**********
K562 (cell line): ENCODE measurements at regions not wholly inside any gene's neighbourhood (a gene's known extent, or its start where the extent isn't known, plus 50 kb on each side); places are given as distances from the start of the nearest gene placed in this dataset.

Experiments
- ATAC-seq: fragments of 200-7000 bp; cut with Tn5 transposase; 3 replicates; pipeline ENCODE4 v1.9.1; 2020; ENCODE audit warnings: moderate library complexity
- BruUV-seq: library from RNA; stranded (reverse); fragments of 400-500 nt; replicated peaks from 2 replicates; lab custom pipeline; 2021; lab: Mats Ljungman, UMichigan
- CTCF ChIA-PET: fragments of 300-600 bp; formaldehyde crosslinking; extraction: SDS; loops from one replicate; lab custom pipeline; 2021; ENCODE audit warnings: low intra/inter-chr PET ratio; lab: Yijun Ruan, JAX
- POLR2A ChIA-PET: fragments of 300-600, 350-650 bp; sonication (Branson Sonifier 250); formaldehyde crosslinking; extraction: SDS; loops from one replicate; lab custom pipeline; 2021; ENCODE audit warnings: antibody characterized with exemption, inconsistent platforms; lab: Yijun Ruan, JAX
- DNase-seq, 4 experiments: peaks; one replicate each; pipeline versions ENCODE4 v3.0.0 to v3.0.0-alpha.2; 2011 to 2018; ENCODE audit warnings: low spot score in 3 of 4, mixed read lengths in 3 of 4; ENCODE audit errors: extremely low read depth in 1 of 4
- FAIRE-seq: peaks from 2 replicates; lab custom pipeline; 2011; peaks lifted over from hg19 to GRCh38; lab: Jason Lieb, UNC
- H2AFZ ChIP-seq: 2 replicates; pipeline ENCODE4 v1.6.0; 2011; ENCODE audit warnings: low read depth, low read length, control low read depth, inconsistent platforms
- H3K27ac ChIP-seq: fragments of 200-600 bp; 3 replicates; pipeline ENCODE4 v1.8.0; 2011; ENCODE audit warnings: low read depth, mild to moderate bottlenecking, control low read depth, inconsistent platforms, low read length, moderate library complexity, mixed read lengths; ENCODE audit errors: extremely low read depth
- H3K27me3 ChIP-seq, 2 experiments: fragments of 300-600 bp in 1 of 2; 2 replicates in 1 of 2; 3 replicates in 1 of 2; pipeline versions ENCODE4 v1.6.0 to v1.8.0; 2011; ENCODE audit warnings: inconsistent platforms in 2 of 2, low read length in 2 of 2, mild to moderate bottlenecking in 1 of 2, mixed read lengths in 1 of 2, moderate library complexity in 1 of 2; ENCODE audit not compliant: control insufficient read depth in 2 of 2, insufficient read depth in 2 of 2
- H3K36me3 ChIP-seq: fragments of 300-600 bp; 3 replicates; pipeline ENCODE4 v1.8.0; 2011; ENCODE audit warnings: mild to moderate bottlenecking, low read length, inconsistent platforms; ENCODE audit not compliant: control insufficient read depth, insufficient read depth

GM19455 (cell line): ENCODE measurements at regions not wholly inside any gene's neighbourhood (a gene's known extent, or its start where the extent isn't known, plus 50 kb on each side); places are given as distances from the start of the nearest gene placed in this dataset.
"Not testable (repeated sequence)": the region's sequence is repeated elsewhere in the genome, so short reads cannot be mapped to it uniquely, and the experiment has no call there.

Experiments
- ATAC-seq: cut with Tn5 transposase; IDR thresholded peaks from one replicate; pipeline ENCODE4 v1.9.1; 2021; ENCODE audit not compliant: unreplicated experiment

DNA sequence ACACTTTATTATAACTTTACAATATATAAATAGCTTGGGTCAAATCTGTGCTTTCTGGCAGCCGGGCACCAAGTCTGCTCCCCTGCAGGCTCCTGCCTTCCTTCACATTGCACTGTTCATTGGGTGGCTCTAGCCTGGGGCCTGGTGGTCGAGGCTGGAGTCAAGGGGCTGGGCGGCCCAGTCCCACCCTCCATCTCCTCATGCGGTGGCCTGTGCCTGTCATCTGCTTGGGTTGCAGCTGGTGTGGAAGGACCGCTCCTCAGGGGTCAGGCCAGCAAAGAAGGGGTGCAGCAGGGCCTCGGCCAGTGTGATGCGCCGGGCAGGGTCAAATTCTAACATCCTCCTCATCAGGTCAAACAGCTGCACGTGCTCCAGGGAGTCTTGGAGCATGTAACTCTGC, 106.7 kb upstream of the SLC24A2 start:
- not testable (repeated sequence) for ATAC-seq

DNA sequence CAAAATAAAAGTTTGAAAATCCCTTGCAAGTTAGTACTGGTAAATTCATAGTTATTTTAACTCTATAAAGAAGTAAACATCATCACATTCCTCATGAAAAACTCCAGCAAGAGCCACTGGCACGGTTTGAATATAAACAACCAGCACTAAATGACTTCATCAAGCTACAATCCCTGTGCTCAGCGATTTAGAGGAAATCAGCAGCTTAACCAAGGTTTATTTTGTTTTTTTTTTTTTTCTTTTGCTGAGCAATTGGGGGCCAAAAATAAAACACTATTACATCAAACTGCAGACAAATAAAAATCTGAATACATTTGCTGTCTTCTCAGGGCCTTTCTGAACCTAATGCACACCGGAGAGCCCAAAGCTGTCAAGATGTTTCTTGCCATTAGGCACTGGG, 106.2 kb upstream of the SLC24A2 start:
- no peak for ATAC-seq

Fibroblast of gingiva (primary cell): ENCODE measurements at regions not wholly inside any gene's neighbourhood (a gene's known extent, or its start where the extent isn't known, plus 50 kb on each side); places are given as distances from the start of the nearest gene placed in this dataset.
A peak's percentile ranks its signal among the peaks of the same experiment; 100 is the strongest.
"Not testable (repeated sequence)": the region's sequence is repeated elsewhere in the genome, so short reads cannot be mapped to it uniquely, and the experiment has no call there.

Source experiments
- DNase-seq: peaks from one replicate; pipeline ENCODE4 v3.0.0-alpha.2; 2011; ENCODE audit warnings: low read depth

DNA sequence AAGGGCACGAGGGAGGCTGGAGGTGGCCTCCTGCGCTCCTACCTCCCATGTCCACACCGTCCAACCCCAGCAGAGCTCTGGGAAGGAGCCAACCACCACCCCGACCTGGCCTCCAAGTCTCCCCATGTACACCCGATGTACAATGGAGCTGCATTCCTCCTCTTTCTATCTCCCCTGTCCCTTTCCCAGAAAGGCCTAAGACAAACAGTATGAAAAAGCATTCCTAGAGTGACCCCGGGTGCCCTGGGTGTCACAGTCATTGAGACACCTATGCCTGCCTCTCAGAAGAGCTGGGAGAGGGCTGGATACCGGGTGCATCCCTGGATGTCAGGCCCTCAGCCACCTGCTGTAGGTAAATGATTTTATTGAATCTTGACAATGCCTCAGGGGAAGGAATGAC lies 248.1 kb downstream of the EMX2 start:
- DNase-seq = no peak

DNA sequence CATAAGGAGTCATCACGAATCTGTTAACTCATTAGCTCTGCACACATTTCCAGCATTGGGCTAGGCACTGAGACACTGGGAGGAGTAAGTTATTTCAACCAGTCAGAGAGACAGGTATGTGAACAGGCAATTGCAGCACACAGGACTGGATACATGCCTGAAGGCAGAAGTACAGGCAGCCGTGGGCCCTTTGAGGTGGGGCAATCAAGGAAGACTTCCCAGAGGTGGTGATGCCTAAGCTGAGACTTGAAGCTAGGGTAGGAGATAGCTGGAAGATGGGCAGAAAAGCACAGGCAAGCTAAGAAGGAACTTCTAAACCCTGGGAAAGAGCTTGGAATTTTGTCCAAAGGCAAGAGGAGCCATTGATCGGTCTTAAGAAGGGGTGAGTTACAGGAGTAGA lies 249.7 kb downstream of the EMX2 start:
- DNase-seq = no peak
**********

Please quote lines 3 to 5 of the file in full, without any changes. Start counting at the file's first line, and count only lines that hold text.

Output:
- ATAC-seq: fragments of 200-7000 bp; cut with Tn5 transposase; 3 replicates; pipeline ENCODE4 v1.9.1; 2020; ENCODE audit warnings: moderate library complexity
- BruUV-seq: library from RNA; stranded (reverse); fragments of 400-500 nt; replicated peaks from 2 replicates; lab custom pipeline; 2021; lab: Mats Ljungman, UMichigan
- CTCF ChIA-PET: fragments of 300-600 bp; formaldehyde crosslinking; extraction: SDS; loops from one replicate; lab custom pipeline; 2021; ENCODE audit warnings: low intra/inter-chr PET ratio; lab: Yijun Ruan, JAX